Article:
Besides, the potential for growth of imported consumer goods is limited. In a country where one-third of the work force earns the minimum wage of less than $4 a day, how many households can pay 50 cents for breakfast-bowl-size containers of Wheaties?
Still, as small as the consumer-goods category is, compared to total imports--about 15%--enough Coleman lanterns, Thankyou apple juice, Giorgio perfume and similar goods have entered to create a booming niche market.
“These have become necessities for the upper class,” said the manager of one import store. “We have customers who come every week.”
Import boutiques appear on nearly every block of fashionable neighborhoods and are beginning to spill into middle-class areas.
At Shopping, a store in the tony Polanco Commercial Center, clerical workers Margarita Contreras and Norma Lopez Miranda took a break from their jobs at an adjacent office tower to squeeze stuffed Teddy bears and rabbits, then giggle over a telephone in the likeness of Garfield, the comic-strip cat.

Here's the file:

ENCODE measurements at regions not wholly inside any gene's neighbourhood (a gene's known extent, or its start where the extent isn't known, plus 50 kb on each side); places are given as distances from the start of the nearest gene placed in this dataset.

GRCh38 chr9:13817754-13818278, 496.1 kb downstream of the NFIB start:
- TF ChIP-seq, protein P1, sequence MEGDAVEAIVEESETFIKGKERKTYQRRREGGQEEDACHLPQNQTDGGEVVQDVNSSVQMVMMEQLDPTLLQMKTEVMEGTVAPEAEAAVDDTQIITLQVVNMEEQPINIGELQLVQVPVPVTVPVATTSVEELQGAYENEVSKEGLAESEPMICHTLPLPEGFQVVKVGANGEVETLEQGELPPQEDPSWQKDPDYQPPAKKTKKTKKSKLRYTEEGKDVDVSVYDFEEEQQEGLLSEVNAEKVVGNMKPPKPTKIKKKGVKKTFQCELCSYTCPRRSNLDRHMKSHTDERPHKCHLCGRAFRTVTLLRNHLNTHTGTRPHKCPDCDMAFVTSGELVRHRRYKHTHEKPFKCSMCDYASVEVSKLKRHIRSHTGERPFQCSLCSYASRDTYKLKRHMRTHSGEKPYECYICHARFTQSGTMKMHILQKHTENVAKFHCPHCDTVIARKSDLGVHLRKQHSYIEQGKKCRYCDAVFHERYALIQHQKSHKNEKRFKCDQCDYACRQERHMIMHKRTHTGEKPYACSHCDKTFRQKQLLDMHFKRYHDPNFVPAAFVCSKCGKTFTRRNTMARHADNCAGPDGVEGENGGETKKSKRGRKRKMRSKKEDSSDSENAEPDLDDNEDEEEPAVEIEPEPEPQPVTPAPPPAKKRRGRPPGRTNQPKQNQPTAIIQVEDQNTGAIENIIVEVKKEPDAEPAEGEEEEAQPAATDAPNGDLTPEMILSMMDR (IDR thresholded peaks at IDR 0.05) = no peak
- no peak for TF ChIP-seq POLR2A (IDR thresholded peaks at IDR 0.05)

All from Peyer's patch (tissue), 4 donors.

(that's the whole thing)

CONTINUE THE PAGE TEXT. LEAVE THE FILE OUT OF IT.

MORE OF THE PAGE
“Imported goods are often better quality,” Contreras said. The difference is most noticeable in electronics, household appliances and stuffed animals, she said, adding, “You see it in the quality of the (stuffed animals’) cloth and the material used in the stuffing.”
Nearby, Fernanda Siegrist picks up a can of hair mousse. “These containers are so much lighter,” she said. “They are convenient for traveling. You have to pay a little more, but it is cheaper than going to the United States for them, as we did before.”
However, she left without buying. Dressed in a green jogging suit, she had stopped to window-shop on her way to an aerobics class at Beverly Hills Workout in the same shopping center. Prices are better at neighborhood import stores, she said.
Merchants worry that such price-consciousness is a sign of saturation.
And, indeed, imports are everywhere.
Display windows at Woolworth are filled with Nintendo sets, Barbie dolls, Tyco building blocks and electronic toys such as Drag Strip Duel--all with Made in USA on the box.